> that I use the widget names as attributes for another purpose.  The
> Python 2.2+ data descriptor facility allows using descriptors to
> provide attribute syntax to get and set widget values.
> 
>     class widget(object):
>         """A Python data descriptor that gets and sets values from widgets.
> 
>         Use inside a class that derives from Gwidget to allow getting
>         and setting widget values as attribute values.  This works
>         only for widget types that have a reasonable notion of value
>         like gtk.Entry, gtk.SpinButton, gtk.Combo, gtk.ToggleButton,
>         gtk.Label and gtk.TextView.  Widgets that don't have an
>         obvious value like gtk.TreeView are not supported.  (Generally
>         tree views will be given their own controllers or
>         subcontrollers.)
>         """
> 
>     def __init__(self, widget_name):
>         self.widget_name = widget_name
> 
>     def __get__(self, obj, objtype):
>         widget = obj[self.widget_name]
> 
>         if isinstance(widget, gtk.Label):
>             return widget.get_label()
>         elif isinstance(widget, gtk.SpinButton):
>             return widget.get_value()
>         elif isinstance(widget, gtk.Entry):
>             return widget.get_text()
>         elif isinstance(widget, gtk.Combo):
>             return widget.get_entry().get_text()
>         elif isinstance(widget, gtk.ToggleButton):
>             if widget.get_inconsistent():
>                 return None
>             else:
>                 return widget.get_active()
>         elif isinstance(widget, gtk.TextView):
>             buf = widget.get_buffer()
>             start, end = buf.get_bounds()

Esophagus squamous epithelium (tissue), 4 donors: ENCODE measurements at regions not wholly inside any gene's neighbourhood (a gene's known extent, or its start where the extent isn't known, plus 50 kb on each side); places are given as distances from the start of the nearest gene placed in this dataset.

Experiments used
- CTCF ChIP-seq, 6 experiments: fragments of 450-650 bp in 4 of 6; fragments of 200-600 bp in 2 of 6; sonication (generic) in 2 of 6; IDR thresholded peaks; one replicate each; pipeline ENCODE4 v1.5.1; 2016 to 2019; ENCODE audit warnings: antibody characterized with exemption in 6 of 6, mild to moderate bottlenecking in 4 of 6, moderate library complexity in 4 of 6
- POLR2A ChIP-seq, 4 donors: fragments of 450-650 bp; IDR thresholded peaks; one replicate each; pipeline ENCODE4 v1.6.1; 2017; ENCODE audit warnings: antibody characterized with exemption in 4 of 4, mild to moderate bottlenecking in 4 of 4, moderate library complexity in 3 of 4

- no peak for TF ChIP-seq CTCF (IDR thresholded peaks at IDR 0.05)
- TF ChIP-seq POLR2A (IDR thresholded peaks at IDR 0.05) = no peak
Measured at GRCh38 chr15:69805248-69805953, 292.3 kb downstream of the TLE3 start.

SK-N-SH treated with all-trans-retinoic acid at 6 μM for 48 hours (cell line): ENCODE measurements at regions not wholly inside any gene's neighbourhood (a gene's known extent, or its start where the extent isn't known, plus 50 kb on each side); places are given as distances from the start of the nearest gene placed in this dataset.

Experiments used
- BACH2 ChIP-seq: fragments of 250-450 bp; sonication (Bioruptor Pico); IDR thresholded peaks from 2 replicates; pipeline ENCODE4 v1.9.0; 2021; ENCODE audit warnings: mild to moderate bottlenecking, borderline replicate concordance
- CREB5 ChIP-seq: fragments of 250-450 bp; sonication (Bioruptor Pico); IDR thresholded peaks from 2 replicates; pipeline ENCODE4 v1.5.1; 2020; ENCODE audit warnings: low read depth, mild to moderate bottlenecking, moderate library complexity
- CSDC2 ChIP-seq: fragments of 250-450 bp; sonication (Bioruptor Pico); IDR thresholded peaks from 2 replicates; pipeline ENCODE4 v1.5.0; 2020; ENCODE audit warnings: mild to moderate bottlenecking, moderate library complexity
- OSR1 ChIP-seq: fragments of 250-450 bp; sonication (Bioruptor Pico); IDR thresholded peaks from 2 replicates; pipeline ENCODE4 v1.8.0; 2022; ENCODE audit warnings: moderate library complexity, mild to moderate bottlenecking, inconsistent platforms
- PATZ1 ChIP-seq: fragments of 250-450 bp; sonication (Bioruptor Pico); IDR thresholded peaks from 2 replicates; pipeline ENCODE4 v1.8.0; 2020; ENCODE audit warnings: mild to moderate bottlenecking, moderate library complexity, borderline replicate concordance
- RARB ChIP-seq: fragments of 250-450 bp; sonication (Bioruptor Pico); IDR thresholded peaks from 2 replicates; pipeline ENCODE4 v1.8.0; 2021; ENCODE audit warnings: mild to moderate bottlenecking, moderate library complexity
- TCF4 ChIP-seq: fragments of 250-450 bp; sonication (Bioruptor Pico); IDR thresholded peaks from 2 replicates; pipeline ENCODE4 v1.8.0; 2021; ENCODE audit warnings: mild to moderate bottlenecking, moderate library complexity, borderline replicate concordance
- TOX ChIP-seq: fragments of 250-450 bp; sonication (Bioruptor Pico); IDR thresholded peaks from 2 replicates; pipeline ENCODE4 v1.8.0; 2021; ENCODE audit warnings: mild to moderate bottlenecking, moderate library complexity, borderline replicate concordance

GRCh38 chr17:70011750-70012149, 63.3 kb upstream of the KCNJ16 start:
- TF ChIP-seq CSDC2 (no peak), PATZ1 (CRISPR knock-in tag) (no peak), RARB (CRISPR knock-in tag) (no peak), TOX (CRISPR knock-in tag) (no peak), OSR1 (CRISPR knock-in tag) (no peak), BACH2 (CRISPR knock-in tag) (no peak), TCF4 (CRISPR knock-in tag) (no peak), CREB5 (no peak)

>             return buf.get_text(start, end, include_hidden_chars=True)
>         else:
>             raise ValueError, 'Unrecognized widget type %r' % (type(widget),)
> 
>     def __set__(self, obj, value):
>         widget = obj[self.widget_name]
> 
>         if isinstance(widget, gtk.Label):
>             widget.set_label(str(value))
>         elif isinstance(widget, gtk.SpinButton):
>             widget.set_value(value)
>         elif isinstance(widget, gtk.Entry):
>             widget.set_text(str(value))
>         elif isinstance(widget, gtk.Combo):
>             widget.get_entry().set_text(value)
>         elif isinstance(widget, gtk.ToggleButton):
>             widget.set_active(value)
>             widget.set_inconsistent(value is None)
>         elif isinstance(widget, gtk.TextView):
>             buffer = widget.get_buffer()
>             buffer.set_text(value)
>         else:
>             raise ValueError, 'Unrecognized widget type %r' % (type(widget),)

Introspection can be used to remove those if..else part.

> 
> To use this, you put something like this in your class:
> 
>     class MyController(GWidget):
> 
>         name = widget('name')  # name entry
>         age = widget('age')    # age spinbutton
> 
>         ...
> 
>         def somemethod(self, ...):
> 
>             # Here self.name will return the value in the name entry widget
>             # and self.name = 'somebody' will set the value in the name entry
> 
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> 


-- 
Sridhar - http://www.cs.annauniv.edu/~rsridhar
Blog: http://www.livejournal.com/users/sridharinfinity